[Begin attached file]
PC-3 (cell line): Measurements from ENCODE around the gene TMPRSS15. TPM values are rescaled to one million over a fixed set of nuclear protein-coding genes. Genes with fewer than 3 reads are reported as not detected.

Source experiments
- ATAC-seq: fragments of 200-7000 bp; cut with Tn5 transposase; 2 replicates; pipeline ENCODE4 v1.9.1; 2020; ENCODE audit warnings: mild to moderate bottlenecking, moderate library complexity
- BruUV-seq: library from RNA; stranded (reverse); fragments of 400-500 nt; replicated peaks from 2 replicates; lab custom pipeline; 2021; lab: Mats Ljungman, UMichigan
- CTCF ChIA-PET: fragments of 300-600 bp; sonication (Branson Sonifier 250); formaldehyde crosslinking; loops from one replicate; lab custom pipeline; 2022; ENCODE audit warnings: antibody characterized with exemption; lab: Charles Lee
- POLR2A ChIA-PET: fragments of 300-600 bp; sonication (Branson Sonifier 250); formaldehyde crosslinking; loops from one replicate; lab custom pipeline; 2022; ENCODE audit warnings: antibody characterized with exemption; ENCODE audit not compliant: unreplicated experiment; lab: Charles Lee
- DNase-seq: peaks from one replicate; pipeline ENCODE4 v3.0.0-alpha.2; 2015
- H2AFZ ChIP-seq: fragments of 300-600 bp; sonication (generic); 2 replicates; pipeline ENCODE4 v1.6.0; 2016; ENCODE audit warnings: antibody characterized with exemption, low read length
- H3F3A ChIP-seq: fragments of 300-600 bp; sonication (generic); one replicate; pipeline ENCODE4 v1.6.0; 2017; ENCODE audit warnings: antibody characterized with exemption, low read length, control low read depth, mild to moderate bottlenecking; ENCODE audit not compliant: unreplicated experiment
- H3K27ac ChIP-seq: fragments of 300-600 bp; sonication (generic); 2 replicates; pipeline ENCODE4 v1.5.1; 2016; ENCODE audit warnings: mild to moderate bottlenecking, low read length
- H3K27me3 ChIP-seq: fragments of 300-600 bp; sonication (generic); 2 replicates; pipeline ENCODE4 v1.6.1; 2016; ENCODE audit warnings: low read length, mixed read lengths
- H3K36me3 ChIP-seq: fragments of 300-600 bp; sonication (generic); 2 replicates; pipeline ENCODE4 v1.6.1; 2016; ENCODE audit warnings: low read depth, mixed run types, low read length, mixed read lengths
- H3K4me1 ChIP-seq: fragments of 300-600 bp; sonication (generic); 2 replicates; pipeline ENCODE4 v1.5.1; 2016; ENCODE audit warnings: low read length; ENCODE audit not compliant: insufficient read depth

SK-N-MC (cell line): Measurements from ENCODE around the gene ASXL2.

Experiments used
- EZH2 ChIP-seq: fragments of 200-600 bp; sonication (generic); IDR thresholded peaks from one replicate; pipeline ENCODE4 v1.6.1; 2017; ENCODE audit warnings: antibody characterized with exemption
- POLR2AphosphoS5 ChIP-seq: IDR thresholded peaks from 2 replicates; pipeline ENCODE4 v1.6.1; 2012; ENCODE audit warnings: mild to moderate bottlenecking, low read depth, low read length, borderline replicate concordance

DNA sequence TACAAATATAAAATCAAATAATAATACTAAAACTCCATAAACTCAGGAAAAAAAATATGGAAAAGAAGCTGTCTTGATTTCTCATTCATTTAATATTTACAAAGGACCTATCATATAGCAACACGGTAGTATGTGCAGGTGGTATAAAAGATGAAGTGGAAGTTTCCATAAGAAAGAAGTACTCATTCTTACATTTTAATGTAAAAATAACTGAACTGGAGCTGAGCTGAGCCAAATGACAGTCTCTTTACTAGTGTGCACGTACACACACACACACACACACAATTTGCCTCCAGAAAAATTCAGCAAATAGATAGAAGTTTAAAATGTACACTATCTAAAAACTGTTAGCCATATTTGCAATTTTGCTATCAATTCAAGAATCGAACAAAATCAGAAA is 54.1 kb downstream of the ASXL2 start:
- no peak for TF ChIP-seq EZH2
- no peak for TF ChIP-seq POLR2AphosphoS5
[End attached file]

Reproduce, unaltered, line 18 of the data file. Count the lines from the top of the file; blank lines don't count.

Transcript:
DNA sequence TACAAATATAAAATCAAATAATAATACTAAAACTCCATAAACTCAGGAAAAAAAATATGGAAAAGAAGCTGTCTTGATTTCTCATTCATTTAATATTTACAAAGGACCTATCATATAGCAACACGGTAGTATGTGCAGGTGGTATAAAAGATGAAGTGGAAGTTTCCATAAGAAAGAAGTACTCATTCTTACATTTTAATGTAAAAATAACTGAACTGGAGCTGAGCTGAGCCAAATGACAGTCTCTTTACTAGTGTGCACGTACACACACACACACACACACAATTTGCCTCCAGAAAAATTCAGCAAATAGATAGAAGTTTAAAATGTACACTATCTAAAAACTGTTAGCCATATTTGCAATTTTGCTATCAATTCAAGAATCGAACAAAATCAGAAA is 54.1 kb downstream of the ASXL2 start: